Conflicting Treasury Department Regulations:

The plaintiffs argued that, because a Treasury Regulation issued under the Federal Insurance Contributions Act specifically excluded grants of stock options from its definition of “deferral of compensation,” stock options also could not meet the definition of “deferred compensation” for purposes of § 409A. The Court rejected this argument because the particular Treasury Regulation contained language limiting its application solely to the Federal Insurance Contributions Act. The Court refused to extend this definition to the use of a similar term in § 409A.

Legally Binding Right:

The plaintiffs argued that because they could be fired prior to the vesting or exercise of their options they did not have a legally binding right to the options, and therefore no compensation was deferred. Because the plaintiffs, in the event of their termination from employment, were guaranteed the right to exercise all vested options at the time of termination, the Court found that the plaintiffs had a legally binding right to the options upon their vesting. The Court did not consider the thirty-day exercise period following the date of termination to be a significant interference with a terminated employee’s right to exercise vested options.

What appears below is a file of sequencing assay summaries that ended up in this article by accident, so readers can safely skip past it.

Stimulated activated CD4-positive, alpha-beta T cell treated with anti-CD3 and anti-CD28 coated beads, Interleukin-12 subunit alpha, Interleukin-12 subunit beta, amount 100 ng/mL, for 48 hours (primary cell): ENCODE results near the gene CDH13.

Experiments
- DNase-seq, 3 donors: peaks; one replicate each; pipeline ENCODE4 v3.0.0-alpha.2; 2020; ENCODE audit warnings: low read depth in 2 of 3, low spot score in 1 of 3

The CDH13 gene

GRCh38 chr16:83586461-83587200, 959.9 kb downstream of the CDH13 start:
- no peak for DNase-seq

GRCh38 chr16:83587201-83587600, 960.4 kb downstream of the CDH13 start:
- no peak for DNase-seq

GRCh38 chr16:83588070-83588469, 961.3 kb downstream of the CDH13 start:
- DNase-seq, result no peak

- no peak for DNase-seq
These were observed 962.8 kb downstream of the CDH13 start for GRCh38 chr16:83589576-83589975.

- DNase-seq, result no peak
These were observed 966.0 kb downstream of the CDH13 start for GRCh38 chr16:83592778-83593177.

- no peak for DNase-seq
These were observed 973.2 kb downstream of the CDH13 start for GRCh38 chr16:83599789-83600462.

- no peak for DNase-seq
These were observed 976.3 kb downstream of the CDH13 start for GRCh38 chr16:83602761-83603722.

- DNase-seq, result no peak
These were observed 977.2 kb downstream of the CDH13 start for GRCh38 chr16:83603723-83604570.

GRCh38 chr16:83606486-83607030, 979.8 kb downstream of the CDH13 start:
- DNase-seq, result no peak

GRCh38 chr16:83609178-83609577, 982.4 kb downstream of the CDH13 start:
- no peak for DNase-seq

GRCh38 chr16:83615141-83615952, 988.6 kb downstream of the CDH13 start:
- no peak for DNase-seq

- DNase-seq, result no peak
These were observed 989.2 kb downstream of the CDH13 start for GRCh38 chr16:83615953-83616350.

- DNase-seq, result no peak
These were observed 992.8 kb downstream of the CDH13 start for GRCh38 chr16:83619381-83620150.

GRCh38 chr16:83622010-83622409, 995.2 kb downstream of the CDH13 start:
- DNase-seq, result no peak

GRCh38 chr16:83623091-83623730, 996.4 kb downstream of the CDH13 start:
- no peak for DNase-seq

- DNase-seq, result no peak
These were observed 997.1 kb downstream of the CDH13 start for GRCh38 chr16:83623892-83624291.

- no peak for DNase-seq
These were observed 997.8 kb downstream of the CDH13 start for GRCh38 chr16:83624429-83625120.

In rejecting the plaintiff’s arguments, the Court found that the grant of a discounted stock option constitutes compensation at the time of the grant. Accordingly, § 409A may apply to employee stock options issued at a discount. If such options meet the other conditions of § 409A and are classified as nonqualified deferred compensation, the twenty percent surplus tax will be applied when the options are exercised.

Fraser Stryker is a nationally recognized leader in employee benefits and tax law. Attorneys in the Firm’s Employee Benefits & ERISA Practice Group advise businesses, governments, and nonprofit/tax-exempt organizations on a wide variety of tax and employee benefits matters, transactions, and litigation. Fraser Stryker helps employers implement and maintain innovative and cost-effective employee benefit plans that attract and retain top talent. For more information, or if you would like to discuss benefits provided by your company, please contact Nicole R. Konen, Kevin Tracy, or  Emily Wischnowski.

This article is provided by Fraser Stryker for general informational purposes and is not intended to be and should not be construed as legal advice on any specific facts or circumstances.

Circular 230 Disclosure: To ensure compliance with requirements imposed by the IRS, we inform you that any U.S. tax advice contained in this communication (including any attachments) is not intended or written to be used, and cannot be used, for the purpose of (i) avoiding penalties under the Internal Revenue Code, or (ii) promoting, marketing or recommending to another party any matters addressed herein.